In 1913, Peter and Matilda Waite’s son David died tragically and none of their remaining children were interested in remaining at Urrbrae after their parents’ deaths. Later that year, Peter Waite wrote to the Chancellor of the University of Adelaide and the Premier of South Australia expressing his wish to present, on his and Matilda’s deaths, Urrbrae House and property of 54 hectares to the University. The eastern half of the land was for research and training in agricultural and related studies, and the western half for a public park under the University’s control (now the Waite Arboretum). The 45 hectares adjoining Urrbrae was to be presented to the Government for the purpose of establishing an agricultural high school (now Urrbrae Agricultural High School). Waite’s surviving children were adequately provided for and actively supported their father’s decision, making several contributions of their own to the University after their father’s death. Interestingly, in 1917, Peter Waite was offered a knighthood but refused it on the basis of his age, then 83. Before his death at 88 in 1922, and Matilda’s later the same year, Waite purchased more property adjacent to Urrbrae (Claremont and Netherby) and transferred ownership of these to the University. He also set aside shares in Elder Smith and Co. Ltd for the purpose of devoting the income to the University for the advancement of agricultural education. It was one of the largest public benefactions ever made by a South Australian colonist and today would be equivalent to several million dollars.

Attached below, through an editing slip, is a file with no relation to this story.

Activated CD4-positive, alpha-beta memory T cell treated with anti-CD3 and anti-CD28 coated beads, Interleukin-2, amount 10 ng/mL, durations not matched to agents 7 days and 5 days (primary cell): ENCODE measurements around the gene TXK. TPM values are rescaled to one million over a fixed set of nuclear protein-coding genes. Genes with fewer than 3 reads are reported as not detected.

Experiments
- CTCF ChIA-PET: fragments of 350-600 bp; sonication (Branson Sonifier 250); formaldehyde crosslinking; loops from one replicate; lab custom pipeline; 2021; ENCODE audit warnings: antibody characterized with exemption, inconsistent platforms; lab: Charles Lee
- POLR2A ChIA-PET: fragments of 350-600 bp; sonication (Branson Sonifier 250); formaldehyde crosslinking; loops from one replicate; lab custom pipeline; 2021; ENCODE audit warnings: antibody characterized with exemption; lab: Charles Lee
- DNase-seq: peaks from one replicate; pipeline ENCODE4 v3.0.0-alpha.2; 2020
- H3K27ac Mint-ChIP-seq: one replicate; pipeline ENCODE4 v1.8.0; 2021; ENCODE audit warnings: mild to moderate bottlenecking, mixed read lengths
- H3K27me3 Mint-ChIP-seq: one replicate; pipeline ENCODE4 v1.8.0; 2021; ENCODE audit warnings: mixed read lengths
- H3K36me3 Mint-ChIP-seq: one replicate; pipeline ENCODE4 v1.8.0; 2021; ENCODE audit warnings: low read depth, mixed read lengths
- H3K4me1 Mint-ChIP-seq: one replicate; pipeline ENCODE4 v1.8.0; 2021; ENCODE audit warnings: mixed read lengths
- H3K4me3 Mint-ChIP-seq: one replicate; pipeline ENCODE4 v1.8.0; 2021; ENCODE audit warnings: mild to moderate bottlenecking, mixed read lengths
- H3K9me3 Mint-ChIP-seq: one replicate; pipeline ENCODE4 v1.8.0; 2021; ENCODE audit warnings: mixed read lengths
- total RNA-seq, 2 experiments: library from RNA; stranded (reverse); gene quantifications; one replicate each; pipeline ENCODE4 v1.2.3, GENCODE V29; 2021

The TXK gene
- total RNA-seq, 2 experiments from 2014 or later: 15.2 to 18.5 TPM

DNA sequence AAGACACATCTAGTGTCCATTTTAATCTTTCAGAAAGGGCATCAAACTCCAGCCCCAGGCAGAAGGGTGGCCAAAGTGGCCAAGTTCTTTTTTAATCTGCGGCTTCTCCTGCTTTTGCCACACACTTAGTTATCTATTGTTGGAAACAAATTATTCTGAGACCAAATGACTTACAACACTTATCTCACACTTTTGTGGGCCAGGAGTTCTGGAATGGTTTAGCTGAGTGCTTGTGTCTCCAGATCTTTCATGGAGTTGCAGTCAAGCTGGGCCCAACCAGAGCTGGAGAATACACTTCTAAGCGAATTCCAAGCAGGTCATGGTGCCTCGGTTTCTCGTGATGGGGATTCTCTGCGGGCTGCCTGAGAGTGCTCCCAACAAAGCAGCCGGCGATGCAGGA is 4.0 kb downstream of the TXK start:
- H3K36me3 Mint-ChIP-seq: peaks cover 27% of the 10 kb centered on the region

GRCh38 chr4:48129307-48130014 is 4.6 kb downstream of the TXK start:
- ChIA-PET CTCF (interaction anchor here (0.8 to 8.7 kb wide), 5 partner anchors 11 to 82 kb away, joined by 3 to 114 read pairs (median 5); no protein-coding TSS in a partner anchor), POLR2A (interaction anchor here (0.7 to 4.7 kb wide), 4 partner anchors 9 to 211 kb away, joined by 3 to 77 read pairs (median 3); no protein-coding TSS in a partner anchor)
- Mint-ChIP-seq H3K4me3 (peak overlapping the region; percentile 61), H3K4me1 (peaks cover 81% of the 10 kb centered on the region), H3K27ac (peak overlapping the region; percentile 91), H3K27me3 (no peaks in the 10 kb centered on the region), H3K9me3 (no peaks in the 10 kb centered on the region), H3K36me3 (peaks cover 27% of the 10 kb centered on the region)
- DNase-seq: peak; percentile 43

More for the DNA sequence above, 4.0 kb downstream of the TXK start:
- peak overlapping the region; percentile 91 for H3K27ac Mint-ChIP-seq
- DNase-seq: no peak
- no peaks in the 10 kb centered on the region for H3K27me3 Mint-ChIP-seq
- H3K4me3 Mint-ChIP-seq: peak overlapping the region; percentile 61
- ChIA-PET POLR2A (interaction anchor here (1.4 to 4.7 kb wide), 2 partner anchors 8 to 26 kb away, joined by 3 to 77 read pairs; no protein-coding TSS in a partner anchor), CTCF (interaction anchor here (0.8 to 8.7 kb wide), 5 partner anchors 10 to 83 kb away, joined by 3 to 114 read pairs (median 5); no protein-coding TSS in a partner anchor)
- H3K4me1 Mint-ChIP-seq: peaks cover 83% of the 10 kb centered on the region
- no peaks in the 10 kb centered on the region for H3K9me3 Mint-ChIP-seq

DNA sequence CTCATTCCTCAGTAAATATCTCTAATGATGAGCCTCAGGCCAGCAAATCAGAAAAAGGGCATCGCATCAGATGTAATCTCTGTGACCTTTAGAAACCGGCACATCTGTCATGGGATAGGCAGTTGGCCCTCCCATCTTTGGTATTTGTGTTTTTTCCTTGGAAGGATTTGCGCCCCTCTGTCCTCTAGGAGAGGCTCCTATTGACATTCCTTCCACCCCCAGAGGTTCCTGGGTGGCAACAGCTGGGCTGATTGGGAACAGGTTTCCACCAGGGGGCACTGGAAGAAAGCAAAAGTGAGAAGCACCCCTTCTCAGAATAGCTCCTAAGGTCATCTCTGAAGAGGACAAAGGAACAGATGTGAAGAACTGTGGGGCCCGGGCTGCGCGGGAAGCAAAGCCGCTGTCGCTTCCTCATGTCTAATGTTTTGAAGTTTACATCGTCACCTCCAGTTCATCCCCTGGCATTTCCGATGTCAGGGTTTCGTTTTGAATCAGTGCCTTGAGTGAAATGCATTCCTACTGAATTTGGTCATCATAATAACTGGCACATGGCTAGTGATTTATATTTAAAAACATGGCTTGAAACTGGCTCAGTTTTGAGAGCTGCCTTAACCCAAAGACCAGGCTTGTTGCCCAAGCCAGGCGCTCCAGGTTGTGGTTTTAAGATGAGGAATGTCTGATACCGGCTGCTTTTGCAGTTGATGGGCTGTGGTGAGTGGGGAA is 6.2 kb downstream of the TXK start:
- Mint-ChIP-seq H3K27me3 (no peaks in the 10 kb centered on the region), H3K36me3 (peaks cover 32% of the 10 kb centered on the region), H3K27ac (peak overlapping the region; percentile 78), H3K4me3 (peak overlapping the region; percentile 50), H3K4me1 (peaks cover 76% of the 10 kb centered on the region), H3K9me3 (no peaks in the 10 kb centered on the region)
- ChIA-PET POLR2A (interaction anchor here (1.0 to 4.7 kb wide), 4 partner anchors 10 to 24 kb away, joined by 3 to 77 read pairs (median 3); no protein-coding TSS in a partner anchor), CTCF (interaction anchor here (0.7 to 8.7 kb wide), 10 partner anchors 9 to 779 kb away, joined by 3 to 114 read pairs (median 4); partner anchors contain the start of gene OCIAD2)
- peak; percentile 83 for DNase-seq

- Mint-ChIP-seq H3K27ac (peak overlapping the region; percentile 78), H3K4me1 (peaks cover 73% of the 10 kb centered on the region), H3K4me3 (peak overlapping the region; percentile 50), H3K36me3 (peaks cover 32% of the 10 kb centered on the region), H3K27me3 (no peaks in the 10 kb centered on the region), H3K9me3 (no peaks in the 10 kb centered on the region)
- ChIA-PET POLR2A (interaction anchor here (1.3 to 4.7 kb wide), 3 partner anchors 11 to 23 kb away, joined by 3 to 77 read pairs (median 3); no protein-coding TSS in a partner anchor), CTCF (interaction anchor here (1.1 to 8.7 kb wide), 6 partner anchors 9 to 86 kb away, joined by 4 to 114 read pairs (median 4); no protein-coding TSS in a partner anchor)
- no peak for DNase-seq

Waite’s legacy is more than just land and money. The spirit of action and optimism continued from the establishment of the original Waite Agricultural Research Institute in 1924, through research-driven innovations in soil science, plant breeding and wine research, and through collocation of the University of Adelaide with research organisations such as CSIRO, the Australian Wine Research Institute (AWRI) and SARDI. Now “The Waite” (as it is known) has over 1,000 researchers across the collocated organisations and hosts major national research centres and facilities such as the Australian Centre for Plant Functional Genomics, the Plant Accelerator (part of the Australian Plant Phenomics Facility) and the ARC Centre of Excellence in Plant Cell Walls. There is a rich network of research collaborations between all of the Waite partners, for example The Wine Innovation Cluster involves four partners and undertakes the majority of Australia’s wine-related research.